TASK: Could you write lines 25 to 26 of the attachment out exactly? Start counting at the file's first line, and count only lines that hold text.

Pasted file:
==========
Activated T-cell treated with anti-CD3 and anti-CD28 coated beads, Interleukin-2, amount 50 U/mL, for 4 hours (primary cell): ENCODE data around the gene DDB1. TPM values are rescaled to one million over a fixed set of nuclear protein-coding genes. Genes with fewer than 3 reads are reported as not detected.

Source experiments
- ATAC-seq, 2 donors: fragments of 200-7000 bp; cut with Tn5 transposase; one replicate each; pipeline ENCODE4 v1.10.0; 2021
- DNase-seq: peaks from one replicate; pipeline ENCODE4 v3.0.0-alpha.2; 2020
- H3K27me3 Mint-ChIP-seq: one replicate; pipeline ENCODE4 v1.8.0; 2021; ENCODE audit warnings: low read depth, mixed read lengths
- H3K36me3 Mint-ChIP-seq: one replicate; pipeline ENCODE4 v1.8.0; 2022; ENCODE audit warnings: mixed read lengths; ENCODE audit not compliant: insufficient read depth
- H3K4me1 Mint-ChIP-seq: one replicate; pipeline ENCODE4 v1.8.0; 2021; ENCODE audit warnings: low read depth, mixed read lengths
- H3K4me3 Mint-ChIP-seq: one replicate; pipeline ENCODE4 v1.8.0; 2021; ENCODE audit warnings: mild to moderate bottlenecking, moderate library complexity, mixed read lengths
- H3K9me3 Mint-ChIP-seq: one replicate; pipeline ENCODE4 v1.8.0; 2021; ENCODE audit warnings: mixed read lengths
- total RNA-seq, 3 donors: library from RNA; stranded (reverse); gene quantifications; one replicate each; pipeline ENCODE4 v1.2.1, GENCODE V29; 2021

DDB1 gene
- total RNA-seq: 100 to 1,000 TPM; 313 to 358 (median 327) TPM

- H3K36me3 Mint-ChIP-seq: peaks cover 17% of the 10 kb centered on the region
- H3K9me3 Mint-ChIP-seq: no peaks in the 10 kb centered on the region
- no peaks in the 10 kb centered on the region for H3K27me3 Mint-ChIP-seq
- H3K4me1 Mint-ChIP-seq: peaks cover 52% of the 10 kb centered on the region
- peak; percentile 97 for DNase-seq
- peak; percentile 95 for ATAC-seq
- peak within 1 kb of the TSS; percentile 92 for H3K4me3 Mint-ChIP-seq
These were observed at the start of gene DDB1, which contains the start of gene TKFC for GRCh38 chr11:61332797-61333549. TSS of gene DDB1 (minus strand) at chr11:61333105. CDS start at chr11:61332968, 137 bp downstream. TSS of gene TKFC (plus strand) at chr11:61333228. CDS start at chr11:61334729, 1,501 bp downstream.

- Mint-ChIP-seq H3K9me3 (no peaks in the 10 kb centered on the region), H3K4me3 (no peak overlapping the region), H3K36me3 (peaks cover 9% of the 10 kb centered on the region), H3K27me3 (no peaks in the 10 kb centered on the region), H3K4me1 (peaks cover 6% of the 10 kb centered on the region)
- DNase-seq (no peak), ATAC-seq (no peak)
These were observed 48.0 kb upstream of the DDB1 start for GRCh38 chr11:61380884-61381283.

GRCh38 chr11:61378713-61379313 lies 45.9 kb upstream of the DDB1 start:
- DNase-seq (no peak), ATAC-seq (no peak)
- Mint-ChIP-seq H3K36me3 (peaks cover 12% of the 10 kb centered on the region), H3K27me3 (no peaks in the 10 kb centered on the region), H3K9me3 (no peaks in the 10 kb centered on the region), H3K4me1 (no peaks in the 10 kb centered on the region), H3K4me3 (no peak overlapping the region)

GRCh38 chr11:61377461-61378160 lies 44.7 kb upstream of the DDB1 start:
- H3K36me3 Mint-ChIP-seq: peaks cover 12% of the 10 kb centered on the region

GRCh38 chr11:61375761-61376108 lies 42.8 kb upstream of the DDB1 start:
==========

- DNase-seq (no peak), ATAC-seq (no peak)
- Mint-ChIP-seq H3K36me3 (peaks cover 12% of the 10 kb centered on the region), H3K27me3 (no peaks in the 10 kb centered on the region), H3K9me3 (no peaks in the 10 kb centered on the region), H3K4me1 (no peaks in the 10 kb centered on the region), H3K4me3 (no peak overlapping the region)